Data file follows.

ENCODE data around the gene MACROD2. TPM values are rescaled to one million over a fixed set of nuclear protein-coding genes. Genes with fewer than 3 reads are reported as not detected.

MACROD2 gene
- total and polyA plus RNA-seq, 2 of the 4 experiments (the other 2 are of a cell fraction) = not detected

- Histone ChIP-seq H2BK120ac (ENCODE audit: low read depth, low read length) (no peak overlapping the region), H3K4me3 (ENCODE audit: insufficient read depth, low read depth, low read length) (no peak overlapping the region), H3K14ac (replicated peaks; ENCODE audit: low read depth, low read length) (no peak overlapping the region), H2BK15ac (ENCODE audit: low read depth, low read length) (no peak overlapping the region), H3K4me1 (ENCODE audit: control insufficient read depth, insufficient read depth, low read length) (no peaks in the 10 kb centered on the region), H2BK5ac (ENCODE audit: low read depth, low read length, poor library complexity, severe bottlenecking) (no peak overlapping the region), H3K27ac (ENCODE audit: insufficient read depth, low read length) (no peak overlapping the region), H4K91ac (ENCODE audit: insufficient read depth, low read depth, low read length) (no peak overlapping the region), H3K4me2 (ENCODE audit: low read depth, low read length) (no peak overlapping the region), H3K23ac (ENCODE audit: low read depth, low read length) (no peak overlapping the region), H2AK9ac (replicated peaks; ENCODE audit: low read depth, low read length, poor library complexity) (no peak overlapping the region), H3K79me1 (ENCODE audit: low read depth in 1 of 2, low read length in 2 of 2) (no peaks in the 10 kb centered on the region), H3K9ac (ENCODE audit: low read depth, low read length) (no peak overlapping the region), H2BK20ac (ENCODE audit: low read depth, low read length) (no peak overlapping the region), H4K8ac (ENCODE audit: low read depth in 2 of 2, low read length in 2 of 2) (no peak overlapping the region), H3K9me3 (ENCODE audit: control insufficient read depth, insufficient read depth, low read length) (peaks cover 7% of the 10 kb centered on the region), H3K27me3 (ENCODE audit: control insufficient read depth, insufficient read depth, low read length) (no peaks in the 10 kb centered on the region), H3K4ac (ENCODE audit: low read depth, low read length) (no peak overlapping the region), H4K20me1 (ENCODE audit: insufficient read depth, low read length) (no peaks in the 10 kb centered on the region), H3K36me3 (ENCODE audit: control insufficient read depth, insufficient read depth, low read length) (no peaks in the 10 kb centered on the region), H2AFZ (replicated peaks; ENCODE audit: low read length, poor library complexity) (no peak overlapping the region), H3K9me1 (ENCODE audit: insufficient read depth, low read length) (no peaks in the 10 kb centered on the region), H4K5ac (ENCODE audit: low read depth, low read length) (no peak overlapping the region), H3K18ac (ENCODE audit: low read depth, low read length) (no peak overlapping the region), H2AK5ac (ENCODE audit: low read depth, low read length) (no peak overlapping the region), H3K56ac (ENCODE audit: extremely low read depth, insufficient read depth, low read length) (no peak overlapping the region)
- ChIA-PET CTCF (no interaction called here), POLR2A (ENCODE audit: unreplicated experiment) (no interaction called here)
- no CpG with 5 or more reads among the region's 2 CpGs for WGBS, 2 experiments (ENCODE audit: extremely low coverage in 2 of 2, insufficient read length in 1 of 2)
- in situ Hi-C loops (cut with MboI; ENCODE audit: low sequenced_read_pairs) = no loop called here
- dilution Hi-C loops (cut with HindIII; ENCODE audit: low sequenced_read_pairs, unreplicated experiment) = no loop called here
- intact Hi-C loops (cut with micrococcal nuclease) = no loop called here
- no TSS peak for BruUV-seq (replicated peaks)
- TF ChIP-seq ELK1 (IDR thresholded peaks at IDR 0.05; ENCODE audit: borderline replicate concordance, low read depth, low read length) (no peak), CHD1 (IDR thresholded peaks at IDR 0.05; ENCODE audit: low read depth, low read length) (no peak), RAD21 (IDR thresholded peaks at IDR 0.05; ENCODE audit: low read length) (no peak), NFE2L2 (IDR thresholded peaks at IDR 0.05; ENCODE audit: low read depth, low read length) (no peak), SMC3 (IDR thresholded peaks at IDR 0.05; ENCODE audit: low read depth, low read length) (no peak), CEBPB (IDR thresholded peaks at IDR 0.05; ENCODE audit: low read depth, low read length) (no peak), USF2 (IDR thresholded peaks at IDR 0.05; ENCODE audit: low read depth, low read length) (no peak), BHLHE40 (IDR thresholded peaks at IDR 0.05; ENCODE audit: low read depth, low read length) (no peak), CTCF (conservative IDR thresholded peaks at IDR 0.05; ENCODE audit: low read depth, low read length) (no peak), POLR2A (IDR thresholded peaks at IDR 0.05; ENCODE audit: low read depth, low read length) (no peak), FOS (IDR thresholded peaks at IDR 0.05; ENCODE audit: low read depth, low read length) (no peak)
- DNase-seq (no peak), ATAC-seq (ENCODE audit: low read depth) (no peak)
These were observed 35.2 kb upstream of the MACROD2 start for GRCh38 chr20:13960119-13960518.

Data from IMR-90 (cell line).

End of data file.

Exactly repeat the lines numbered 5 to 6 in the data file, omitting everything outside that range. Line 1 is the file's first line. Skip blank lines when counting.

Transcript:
- ChIA-PET CTCF (no interaction called here), POLR2A (ENCODE audit: unreplicated experiment) (no interaction called here)
- no CpG with 5 or more reads among the region's 2 CpGs for WGBS, 2 experiments (ENCODE audit: extremely low coverage in 2 of 2, insufficient read length in 1 of 2)